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A broccoli a day, keeps diabetes away.
Major new study shows higher rates of diabetes than earlier believed.
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We spend, on average, almost nine hours a day sat down - and that's not taking into account the eight hours we spend lying down, asleep. You might be sat there thinking 'not me', but when you break yo...
Nope! What’s more, people with diabetes can eat them too.
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Early action in gestational diabetes is an important public health need.
Diabetic Food Trail
The certificate of the student's medical condition should be forwarded by the principal of the school concerned.
How to have your cake and eat it too.
Over 70,000 children under the age of 15 years in India are diagnosed with type-1 diabetes every year. In my years of clinical practice, I have found that many of the parents of these young patients h...
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Some turmeric every day keeps the doctor away.
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Liable for 53% of the disease burden, non-communicable diseases (NCDs) are depleting India of its economic, social and human resources. The World Economic Forum estimated that India stands to lose $4.58 trillion before 2030 due to NCDs and mental health conditions. To overcome this challenge, India needs to develop novel and innovative methods and approaches that are cost-effective and easy to adopt.
There is no doubt that we Indians are genetically and ethnically susceptible to diabetes and heart disease but like a tree to bloom you need 'nurturing' for diabetes to manifest into its full blown syndrome. These factors include inactivity, lack of physical exercise, faulty nutrition (starting from your mother's diet when you were in the womb!) and severe mental and physical stress.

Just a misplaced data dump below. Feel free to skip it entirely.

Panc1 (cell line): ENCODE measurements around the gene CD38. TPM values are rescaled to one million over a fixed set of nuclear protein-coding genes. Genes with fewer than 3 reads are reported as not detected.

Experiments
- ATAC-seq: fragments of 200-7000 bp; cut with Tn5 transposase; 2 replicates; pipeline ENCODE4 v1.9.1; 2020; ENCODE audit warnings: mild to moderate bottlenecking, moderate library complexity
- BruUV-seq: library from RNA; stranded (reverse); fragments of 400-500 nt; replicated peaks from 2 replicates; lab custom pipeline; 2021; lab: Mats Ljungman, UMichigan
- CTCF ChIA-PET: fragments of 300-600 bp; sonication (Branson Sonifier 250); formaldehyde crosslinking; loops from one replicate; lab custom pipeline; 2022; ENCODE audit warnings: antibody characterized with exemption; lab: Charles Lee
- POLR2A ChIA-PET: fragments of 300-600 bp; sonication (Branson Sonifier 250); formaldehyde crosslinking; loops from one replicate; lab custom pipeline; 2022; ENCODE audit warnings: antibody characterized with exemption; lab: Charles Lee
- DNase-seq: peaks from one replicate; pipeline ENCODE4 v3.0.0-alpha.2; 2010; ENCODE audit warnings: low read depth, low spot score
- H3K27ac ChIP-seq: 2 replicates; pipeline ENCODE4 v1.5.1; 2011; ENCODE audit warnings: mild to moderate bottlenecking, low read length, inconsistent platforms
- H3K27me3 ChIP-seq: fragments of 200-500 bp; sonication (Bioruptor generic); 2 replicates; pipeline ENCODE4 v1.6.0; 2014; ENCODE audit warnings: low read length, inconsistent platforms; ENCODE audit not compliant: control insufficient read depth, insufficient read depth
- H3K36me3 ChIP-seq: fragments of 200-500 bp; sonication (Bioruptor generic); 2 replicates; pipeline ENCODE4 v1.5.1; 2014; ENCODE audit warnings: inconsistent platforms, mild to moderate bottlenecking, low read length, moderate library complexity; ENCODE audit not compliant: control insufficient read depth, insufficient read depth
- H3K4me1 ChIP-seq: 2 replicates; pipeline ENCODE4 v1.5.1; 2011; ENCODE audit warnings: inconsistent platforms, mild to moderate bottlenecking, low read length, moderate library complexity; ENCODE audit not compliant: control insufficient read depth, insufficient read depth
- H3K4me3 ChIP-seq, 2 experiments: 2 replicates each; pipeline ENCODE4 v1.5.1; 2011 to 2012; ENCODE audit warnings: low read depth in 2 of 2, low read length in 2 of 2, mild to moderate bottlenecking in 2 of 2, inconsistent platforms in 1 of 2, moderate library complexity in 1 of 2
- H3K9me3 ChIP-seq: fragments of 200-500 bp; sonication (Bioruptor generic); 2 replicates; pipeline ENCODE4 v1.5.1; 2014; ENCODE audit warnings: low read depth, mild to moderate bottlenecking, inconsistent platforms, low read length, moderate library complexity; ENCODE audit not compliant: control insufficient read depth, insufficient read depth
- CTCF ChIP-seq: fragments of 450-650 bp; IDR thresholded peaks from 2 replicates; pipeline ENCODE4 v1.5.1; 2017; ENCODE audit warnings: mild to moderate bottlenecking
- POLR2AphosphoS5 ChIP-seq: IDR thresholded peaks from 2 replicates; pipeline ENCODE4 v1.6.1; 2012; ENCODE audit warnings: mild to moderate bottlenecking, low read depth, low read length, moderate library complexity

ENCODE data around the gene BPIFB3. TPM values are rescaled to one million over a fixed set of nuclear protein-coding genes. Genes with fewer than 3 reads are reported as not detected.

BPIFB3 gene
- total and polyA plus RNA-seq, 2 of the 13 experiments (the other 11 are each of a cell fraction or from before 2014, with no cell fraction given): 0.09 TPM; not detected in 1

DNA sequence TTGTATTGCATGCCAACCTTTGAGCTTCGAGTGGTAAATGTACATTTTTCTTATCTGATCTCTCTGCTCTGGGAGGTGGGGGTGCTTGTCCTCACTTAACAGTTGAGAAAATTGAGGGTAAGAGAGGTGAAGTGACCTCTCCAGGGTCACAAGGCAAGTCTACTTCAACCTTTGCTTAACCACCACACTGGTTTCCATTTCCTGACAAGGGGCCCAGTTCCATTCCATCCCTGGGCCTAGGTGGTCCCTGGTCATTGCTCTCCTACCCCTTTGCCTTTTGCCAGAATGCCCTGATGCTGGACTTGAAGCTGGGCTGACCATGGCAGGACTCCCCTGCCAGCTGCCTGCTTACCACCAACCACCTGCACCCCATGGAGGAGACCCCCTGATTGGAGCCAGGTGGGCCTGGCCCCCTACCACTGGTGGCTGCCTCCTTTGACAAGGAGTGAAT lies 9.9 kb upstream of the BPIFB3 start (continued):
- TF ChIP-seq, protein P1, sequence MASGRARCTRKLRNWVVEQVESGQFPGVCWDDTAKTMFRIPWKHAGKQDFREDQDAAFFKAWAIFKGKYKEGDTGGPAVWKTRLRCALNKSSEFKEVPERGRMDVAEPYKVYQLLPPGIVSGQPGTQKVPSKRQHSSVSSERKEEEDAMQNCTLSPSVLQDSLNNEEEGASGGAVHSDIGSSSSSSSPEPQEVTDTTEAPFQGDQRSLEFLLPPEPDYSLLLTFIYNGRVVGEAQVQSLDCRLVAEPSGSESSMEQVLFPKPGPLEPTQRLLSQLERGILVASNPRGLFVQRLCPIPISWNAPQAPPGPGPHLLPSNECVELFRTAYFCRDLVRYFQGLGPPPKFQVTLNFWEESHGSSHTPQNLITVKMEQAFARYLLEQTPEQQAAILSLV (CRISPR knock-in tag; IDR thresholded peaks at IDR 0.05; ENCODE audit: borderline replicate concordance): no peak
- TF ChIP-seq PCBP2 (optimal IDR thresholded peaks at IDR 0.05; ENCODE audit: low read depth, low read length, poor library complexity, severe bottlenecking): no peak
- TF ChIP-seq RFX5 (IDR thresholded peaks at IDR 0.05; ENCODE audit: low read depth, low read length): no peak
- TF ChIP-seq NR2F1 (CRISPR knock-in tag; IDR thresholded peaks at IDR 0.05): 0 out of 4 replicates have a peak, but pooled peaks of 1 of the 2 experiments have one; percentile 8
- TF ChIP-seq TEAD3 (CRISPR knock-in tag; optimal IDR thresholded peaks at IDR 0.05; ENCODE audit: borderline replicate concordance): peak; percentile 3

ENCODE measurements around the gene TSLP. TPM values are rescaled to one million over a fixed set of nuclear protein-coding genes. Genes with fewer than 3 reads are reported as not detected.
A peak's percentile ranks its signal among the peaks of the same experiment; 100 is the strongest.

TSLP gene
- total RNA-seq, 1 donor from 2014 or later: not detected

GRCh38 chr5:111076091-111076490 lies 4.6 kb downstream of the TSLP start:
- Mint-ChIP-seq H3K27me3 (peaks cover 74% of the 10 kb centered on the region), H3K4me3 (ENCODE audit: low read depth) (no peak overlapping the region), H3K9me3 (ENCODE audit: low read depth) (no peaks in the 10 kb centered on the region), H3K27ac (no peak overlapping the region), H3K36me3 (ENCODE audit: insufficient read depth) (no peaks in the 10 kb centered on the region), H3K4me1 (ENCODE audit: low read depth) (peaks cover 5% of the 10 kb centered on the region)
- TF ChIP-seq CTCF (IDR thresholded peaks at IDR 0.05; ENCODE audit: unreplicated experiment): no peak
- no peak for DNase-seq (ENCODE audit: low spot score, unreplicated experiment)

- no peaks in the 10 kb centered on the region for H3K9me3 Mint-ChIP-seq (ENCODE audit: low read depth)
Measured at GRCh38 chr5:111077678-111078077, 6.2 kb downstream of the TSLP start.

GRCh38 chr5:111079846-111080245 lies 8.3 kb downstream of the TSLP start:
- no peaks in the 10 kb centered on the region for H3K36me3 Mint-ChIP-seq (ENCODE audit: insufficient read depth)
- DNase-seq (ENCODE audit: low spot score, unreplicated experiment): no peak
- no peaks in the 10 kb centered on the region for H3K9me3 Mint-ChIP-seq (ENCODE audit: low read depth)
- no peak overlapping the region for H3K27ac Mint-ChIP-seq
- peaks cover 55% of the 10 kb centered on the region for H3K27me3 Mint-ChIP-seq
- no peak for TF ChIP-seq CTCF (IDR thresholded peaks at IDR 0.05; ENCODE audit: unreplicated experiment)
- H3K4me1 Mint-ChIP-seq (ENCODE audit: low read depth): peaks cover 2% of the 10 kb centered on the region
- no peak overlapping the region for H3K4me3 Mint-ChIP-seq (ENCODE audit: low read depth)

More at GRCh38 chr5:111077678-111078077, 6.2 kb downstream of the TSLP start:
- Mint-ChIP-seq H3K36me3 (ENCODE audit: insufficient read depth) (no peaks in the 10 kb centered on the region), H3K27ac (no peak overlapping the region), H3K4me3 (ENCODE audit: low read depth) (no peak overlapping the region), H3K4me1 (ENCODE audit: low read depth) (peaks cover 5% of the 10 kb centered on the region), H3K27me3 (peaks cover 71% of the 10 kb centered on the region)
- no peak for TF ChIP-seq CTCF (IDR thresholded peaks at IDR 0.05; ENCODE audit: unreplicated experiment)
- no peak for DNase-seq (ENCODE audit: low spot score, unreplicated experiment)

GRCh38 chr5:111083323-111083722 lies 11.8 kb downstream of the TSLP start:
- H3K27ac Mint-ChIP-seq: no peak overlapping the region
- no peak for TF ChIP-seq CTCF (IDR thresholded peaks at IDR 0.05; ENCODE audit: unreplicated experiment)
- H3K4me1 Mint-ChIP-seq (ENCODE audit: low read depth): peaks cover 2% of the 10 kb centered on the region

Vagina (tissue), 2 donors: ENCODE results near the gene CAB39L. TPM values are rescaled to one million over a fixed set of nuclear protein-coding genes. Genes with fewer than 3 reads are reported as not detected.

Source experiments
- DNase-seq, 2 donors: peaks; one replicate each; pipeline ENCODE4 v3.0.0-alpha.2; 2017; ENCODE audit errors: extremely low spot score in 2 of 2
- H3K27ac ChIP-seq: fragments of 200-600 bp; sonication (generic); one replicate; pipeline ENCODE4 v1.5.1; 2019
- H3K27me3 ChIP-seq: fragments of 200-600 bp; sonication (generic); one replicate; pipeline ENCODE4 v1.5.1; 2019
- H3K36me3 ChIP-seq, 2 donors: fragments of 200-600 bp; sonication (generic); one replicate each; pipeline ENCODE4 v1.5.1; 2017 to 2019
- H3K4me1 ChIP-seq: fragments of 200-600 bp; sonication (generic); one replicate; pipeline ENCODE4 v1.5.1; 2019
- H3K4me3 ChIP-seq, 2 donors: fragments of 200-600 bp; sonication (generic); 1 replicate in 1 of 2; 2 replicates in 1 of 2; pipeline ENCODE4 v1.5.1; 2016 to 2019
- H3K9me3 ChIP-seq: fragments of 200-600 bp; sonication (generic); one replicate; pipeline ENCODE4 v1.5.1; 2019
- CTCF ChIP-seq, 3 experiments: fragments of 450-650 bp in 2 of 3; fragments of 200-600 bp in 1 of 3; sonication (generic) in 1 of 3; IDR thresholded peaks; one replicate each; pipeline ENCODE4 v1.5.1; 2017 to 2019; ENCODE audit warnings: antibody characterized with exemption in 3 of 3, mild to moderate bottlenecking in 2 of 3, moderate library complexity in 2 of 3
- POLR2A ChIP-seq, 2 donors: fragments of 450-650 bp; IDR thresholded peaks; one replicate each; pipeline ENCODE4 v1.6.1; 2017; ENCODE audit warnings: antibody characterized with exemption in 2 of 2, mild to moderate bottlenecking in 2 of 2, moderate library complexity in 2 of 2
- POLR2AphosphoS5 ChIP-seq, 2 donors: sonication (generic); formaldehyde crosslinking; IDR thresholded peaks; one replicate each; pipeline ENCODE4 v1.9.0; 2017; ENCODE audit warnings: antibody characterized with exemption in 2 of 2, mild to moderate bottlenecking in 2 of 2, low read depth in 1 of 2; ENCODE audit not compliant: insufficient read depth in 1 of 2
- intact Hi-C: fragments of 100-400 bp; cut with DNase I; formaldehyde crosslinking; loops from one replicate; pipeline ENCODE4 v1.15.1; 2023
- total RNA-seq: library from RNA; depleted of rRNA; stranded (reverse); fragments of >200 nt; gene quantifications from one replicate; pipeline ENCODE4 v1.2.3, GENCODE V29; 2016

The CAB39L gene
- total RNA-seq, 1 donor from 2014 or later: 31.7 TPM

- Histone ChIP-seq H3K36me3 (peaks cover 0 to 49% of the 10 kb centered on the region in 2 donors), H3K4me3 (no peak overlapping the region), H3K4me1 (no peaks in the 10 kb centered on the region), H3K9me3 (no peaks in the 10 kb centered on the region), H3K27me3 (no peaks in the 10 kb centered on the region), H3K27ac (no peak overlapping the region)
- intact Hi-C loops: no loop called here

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This year's World Health Day has an extremely important theme, especially for Indians: "Beat Diabetes". According to the National Family Health Survey, there were more than 69 million registered cases of diabetes in India last year. The International Diabetes Federation expects that number to reach 123 million by 2040. Fortunately, sticking to plant-based meals can prevent, manage and even reverse diabetes.
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The greatest threats to public health are far from shocking or contagious. They are familiar and common. Diabetes--a condition that's often the result of excess body weight and physical inactivity--is expected to increase rapidly to become the world's seventh largest killer by 2030. On World Health Day 2016, we have the potential to re-calibrate our priorities, recognize the public health threat diabetes poses and do something about it. We can defy expectations and beat the diabetes epidemic. The battle must begin.
A series of festivals are just around the corner, holding the promise of gujiyas on Holi, hot cross buns on Good Friday and chocolate eggs on Easter. However, too many such indulgences and you could give your health a bit of a beating. The pounds can quickly pile on and blood sugar levels can go seriously out of whack, perhaps even triggering diabetes. Here are some strategies that will help you not only partake of festive treats but also protect your health.